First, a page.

Spain largest PPA market in Europe last year with almost 4 GW of deals


According to Swiss consultancy Pexapark, around 11 GW of power purchase agreements were closed in Europe last year. For 2022, the analyst expects shorter deals and the presence of more new entrants.


Zurich-based renewable energy consultancy Pexapark expects that the recent hike in electricity prices will put a strain on power purchase agreements (PPAs) of 10 years or more and believes that, at the same time, the current market turmoil heralds the era of short-term PPAs.

In the European PPA Market Outlook 2022 report, company experts stated that the price environment of the fourth quarter of 2021 will be remembered for many years and its true effects will begin to be felt in 2022.


Pexapark estimates the volume of PPAs concluded in Europe in 2021 at 11.1 GW. PPAs for companies represent 6.5 GW, and Spain is once again the leading market with almost 4 GW.


“Spain dominates the flow of agreements for another year, with a total of almost 4 GW of contracted capacity — a third of the year's aggregate capacity — through 34 PPAs that were included in our Tracker. The country surpassed its 2019 record,” the consultancy said. “The state intervention, initially very drastic, once again reminded investors that energy markets have a very political basis, even for projects without subsidies.”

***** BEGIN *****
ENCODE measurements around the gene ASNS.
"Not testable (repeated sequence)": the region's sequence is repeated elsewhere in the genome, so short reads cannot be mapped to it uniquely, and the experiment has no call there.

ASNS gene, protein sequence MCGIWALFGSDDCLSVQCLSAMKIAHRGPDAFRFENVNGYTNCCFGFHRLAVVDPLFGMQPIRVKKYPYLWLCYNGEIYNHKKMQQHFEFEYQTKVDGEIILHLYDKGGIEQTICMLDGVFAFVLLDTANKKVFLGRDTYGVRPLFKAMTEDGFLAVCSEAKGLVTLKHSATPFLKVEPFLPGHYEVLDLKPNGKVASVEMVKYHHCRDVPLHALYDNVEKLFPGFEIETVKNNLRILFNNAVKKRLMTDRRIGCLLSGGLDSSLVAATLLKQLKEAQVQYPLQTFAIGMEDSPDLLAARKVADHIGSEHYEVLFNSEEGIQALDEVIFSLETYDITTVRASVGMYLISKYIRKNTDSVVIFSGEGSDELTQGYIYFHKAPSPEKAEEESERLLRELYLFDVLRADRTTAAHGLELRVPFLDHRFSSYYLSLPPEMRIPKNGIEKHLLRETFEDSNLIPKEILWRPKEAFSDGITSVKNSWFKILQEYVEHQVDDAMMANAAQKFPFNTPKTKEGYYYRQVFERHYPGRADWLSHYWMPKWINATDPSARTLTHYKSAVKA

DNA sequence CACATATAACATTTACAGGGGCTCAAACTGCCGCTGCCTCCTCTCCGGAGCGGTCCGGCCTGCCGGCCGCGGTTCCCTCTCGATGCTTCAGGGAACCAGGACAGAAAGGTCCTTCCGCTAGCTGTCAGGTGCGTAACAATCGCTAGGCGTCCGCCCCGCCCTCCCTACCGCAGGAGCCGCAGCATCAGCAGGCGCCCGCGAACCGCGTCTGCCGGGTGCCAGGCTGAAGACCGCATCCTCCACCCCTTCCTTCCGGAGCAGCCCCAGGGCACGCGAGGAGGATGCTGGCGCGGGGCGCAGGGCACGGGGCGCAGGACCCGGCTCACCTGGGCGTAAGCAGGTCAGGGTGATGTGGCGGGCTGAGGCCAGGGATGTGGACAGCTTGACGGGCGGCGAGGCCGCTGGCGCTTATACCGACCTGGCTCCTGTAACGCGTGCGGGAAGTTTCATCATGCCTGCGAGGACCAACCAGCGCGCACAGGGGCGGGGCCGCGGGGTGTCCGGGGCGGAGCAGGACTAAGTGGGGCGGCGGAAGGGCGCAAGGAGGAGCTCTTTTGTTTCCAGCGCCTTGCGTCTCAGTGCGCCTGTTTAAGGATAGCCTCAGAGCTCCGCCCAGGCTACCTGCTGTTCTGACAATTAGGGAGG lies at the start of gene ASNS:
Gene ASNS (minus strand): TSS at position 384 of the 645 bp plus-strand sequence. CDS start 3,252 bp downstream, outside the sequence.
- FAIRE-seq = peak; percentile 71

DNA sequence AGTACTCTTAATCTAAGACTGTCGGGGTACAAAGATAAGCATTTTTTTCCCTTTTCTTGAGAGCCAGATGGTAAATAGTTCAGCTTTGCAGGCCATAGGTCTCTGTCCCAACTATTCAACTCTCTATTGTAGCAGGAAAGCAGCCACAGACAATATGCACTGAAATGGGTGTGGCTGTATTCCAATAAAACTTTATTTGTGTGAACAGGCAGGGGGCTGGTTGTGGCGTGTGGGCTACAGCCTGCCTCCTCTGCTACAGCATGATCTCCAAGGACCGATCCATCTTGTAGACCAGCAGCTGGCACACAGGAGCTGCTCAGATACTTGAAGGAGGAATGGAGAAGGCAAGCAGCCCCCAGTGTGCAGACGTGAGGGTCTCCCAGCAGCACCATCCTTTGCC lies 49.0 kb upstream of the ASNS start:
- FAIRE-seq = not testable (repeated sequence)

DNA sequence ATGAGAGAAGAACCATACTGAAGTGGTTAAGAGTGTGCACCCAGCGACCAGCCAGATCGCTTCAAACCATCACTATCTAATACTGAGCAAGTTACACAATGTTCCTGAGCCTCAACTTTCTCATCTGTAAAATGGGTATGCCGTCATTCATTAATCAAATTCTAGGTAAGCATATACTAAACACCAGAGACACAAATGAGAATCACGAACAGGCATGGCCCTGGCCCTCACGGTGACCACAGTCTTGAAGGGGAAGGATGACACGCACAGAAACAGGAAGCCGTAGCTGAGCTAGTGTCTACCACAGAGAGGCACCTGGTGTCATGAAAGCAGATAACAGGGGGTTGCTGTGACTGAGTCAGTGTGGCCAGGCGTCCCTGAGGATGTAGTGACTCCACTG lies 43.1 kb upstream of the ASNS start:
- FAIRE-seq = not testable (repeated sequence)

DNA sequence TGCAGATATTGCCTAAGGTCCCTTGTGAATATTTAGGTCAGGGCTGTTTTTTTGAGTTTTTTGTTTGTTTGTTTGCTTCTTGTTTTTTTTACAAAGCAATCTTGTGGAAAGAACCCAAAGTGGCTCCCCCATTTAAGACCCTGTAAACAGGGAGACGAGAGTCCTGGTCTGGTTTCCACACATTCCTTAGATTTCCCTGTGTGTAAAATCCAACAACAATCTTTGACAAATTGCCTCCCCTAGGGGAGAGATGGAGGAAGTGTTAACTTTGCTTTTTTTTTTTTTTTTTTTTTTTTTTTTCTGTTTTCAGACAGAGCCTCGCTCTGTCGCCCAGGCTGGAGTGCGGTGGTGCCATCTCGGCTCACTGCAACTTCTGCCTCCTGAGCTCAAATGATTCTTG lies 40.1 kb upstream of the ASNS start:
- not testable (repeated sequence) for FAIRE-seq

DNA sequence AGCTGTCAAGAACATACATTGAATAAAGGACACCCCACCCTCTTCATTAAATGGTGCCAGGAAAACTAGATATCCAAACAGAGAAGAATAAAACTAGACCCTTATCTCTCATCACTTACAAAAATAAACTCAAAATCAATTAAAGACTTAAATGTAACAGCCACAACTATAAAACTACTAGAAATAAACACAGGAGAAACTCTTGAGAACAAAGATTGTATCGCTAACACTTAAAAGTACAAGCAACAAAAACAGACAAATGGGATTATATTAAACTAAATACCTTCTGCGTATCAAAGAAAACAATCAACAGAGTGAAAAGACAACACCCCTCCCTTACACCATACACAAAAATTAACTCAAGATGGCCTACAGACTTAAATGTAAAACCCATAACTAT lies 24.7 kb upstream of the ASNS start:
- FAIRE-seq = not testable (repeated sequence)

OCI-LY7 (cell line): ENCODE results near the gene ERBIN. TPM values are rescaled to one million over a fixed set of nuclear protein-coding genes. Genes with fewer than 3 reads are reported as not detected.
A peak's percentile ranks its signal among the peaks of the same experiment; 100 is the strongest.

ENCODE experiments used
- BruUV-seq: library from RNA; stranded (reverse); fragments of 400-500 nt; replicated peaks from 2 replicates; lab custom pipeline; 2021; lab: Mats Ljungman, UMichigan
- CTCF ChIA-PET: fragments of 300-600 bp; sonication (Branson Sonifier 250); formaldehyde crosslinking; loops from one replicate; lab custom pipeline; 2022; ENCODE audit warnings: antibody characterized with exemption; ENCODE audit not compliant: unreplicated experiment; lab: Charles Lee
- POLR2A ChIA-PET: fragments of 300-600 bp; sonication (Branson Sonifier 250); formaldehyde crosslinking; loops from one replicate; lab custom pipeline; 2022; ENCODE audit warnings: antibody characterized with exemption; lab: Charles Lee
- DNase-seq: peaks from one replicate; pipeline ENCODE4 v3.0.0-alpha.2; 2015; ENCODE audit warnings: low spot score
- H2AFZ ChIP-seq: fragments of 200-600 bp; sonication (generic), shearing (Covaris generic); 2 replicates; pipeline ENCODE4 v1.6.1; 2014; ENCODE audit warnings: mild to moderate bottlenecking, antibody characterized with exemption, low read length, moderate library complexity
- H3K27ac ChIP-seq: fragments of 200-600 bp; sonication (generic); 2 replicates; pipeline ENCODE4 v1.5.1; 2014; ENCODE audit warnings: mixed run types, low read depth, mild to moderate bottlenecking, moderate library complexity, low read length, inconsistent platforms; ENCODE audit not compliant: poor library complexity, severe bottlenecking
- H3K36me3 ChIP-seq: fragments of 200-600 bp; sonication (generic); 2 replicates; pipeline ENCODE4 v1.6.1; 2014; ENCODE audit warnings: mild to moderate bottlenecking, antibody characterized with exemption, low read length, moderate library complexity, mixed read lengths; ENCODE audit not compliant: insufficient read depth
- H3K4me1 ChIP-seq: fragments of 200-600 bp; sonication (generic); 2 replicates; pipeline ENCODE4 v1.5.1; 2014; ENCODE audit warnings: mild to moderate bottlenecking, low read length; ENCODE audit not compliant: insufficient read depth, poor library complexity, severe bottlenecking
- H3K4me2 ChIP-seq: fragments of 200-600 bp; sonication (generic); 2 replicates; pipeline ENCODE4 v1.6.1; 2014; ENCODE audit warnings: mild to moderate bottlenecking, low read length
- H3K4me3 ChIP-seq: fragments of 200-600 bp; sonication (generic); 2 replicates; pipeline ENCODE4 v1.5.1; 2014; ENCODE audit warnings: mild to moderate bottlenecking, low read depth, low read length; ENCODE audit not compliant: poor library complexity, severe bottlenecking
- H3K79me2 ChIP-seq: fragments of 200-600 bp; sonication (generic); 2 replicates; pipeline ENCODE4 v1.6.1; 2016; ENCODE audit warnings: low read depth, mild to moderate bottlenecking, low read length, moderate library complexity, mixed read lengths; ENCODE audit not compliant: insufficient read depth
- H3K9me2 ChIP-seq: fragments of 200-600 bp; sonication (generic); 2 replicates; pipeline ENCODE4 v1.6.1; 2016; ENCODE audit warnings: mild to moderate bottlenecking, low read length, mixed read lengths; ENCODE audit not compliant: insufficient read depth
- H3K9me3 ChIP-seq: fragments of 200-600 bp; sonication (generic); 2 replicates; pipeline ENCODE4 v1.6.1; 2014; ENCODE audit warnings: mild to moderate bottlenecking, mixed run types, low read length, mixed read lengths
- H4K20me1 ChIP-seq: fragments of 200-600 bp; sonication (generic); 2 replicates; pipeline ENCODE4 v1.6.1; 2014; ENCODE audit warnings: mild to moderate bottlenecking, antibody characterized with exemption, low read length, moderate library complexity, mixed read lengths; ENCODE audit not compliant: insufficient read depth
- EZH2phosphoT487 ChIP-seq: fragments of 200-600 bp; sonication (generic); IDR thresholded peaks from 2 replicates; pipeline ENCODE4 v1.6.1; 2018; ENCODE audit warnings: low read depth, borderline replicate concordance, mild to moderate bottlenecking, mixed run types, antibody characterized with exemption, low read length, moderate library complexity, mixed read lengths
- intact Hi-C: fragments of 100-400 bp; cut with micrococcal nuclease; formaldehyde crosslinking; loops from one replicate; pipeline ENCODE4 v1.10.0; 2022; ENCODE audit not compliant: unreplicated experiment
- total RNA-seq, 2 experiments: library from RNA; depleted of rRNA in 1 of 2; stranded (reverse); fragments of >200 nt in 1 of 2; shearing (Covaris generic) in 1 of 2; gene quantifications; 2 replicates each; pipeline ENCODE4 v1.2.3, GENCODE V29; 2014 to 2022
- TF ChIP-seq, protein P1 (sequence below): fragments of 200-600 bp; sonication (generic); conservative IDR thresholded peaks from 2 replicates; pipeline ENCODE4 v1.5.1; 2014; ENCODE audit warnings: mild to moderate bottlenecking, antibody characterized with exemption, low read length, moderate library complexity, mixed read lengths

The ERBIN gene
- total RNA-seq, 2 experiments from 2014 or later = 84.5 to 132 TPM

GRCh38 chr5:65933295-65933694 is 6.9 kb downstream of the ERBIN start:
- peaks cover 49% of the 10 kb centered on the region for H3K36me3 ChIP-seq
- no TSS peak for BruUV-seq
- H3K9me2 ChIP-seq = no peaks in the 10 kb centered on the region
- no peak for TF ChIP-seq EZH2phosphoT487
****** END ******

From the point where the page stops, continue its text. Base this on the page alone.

However, many market players are recalibrating their prices. As a result of the fourth quarter price hike, the main approach that utilities use to manage the risk of their PPA portfolio was severely affected and the price correlation between hedges and PPAs was broken.


Due to the current situation, utilities increased their discounts in an unprecedented way, up to 40% and drastic changes are coming.

“We have observed that the increase in price discounts for PPAs with remuneration based on production (pay-as-produced) has triggered an increase in the demand for PPAs with shorter terms, as well as for base load contracts,”

said Luca Pedretti, director of operations at Pexapark.


This not only represents a strong departure from the typical risk profile of conventional renewable investments, but also has implications for the plant's day-to-day operating model. “In response, renewable funds and investors are creating what we consider to be the next generation of utilities,” explained Pedretti.


Pexapark anticipates that actively managed PPA investments in the short term could dwarf the existing PPA market in the long term, in terms of volume. In short, the consultant foresees three clear trends for this year: the pressure of the long-term PPA market –10 years– will languish in absolute figures; there will be a rise of new utilities led by new and large investment funds in renewables; and there will be an increase in large corporate buyers.


The market is maturing and renewable energy investors and operators will be larger, more diversified in terms of technologies and markets, and will become more expert at managing energy risk.

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